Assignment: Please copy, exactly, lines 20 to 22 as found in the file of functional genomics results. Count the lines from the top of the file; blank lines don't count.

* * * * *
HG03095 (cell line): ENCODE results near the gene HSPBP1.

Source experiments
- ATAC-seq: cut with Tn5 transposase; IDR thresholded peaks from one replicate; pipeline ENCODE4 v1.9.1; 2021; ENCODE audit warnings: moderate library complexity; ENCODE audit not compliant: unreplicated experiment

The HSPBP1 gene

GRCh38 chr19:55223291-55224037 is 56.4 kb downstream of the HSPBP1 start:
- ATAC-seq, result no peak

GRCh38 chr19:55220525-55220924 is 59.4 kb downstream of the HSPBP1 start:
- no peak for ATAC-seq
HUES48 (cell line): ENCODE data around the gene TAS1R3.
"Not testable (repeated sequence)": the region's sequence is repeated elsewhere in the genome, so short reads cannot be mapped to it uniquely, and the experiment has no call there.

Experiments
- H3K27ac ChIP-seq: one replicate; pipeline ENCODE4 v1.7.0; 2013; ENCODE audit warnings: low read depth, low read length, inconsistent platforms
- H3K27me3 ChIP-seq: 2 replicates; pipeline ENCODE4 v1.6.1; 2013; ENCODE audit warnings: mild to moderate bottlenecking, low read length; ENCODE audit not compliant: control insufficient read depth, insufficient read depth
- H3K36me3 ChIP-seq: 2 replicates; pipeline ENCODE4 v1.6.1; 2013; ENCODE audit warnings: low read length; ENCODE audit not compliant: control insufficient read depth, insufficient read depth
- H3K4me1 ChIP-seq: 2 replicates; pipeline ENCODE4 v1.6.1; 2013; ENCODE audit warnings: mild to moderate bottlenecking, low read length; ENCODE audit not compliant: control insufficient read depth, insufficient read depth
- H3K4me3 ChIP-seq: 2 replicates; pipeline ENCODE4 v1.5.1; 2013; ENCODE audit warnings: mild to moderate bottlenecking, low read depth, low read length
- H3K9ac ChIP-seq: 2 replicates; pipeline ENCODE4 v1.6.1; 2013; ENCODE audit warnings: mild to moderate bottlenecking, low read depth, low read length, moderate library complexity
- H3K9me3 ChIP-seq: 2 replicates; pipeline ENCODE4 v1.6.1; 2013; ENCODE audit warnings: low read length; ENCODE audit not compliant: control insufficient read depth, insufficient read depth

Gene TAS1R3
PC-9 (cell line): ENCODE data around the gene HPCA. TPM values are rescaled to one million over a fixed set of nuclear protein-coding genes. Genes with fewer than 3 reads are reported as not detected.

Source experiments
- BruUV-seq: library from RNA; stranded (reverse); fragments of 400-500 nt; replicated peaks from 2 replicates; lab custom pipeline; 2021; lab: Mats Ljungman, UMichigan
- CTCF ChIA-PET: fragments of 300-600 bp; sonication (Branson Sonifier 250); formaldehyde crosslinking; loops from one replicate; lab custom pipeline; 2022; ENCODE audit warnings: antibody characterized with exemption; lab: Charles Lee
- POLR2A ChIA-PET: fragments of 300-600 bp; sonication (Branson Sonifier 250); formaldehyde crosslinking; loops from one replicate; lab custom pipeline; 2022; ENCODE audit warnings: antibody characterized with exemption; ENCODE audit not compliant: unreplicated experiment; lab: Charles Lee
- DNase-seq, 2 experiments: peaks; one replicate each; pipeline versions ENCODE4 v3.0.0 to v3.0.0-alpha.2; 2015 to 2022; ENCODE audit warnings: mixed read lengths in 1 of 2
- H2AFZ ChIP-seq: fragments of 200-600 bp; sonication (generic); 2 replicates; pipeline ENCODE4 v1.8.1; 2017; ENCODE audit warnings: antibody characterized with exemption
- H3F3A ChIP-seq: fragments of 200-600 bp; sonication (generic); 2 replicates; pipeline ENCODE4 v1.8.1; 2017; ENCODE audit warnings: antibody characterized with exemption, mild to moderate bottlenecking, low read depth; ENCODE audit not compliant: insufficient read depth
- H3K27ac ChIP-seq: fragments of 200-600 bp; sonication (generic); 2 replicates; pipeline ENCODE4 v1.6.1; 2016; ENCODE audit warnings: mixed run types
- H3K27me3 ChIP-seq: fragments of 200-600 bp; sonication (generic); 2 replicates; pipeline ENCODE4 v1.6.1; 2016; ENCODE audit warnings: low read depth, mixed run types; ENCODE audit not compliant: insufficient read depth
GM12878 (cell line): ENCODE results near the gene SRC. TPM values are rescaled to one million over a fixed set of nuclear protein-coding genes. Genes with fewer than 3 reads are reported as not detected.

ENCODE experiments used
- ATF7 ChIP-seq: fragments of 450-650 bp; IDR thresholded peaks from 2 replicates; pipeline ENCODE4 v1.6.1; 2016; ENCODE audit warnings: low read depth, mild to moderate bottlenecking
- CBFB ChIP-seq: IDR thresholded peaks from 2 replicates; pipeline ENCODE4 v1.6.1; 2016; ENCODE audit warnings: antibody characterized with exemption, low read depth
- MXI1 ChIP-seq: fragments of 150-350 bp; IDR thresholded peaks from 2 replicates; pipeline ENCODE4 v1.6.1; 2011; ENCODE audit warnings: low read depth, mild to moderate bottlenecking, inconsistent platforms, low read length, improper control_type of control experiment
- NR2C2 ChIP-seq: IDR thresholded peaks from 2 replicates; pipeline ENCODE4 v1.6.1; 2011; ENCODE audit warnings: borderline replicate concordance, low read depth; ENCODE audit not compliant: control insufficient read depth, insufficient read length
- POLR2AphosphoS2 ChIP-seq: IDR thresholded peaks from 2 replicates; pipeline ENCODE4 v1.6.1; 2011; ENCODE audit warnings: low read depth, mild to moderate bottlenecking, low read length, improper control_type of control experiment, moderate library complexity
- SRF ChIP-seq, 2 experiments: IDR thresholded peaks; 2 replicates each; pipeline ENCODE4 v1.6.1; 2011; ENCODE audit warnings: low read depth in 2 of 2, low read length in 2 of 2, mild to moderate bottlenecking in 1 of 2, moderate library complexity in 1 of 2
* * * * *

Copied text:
PC-9 (cell line): ENCODE data around the gene HPCA. TPM values are rescaled to one million over a fixed set of nuclear protein-coding genes. Genes with fewer than 3 reads are reported as not detected.

Source experiments
- BruUV-seq: library from RNA; stranded (reverse); fragments of 400-500 nt; replicated peaks from 2 replicates; lab custom pipeline; 2021; lab: Mats Ljungman, UMichigan